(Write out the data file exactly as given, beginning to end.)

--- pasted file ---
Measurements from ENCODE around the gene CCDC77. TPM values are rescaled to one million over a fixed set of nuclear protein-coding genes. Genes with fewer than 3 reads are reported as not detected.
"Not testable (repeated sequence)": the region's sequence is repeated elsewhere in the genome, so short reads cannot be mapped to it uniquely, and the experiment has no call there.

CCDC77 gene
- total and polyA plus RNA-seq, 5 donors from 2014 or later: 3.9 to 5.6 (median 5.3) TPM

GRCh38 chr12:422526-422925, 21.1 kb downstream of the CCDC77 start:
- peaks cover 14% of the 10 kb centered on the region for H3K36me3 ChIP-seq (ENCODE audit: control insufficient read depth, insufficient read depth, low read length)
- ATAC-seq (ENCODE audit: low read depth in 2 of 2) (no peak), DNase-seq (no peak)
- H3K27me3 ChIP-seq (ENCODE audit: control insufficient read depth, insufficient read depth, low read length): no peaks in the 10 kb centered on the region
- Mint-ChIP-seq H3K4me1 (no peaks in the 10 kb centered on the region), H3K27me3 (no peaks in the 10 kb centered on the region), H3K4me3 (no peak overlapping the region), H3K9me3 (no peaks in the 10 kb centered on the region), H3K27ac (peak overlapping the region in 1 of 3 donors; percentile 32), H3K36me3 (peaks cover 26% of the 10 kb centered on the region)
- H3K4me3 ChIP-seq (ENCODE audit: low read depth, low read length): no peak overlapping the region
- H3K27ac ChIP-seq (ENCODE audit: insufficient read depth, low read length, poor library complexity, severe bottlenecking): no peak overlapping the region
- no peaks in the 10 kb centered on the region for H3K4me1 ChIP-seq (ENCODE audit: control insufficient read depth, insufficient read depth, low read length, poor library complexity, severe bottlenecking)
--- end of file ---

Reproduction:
Measurements from ENCODE around the gene CCDC77. TPM values are rescaled to one million over a fixed set of nuclear protein-coding genes. Genes with fewer than 3 reads are reported as not detected.
"Not testable (repeated sequence)": the region's sequence is repeated elsewhere in the genome, so short reads cannot be mapped to it uniquely, and the experiment has no call there.

CCDC77 gene
- total and polyA plus RNA-seq, 5 donors from 2014 or later: 3.9 to 5.6 (median 5.3) TPM

GRCh38 chr12:422526-422925, 21.1 kb downstream of the CCDC77 start:
- peaks cover 14% of the 10 kb centered on the region for H3K36me3 ChIP-seq (ENCODE audit: control insufficient read depth, insufficient read depth, low read length)
- ATAC-seq (ENCODE audit: low read depth in 2 of 2) (no peak), DNase-seq (no peak)
- H3K27me3 ChIP-seq (ENCODE audit: control insufficient read depth, insufficient read depth, low read length): no peaks in the 10 kb centered on the region
- Mint-ChIP-seq H3K4me1 (no peaks in the 10 kb centered on the region), H3K27me3 (no peaks in the 10 kb centered on the region), H3K4me3 (no peak overlapping the region), H3K9me3 (no peaks in the 10 kb centered on the region), H3K27ac (peak overlapping the region in 1 of 3 donors; percentile 32), H3K36me3 (peaks cover 26% of the 10 kb centered on the region)
- H3K4me3 ChIP-seq (ENCODE audit: low read depth, low read length): no peak overlapping the region
- H3K27ac ChIP-seq (ENCODE audit: insufficient read depth, low read length, poor library complexity, severe bottlenecking): no peak overlapping the region
- no peaks in the 10 kb centered on the region for H3K4me1 ChIP-seq (ENCODE audit: control insufficient read depth, insufficient read depth, low read length, poor library complexity, severe bottlenecking)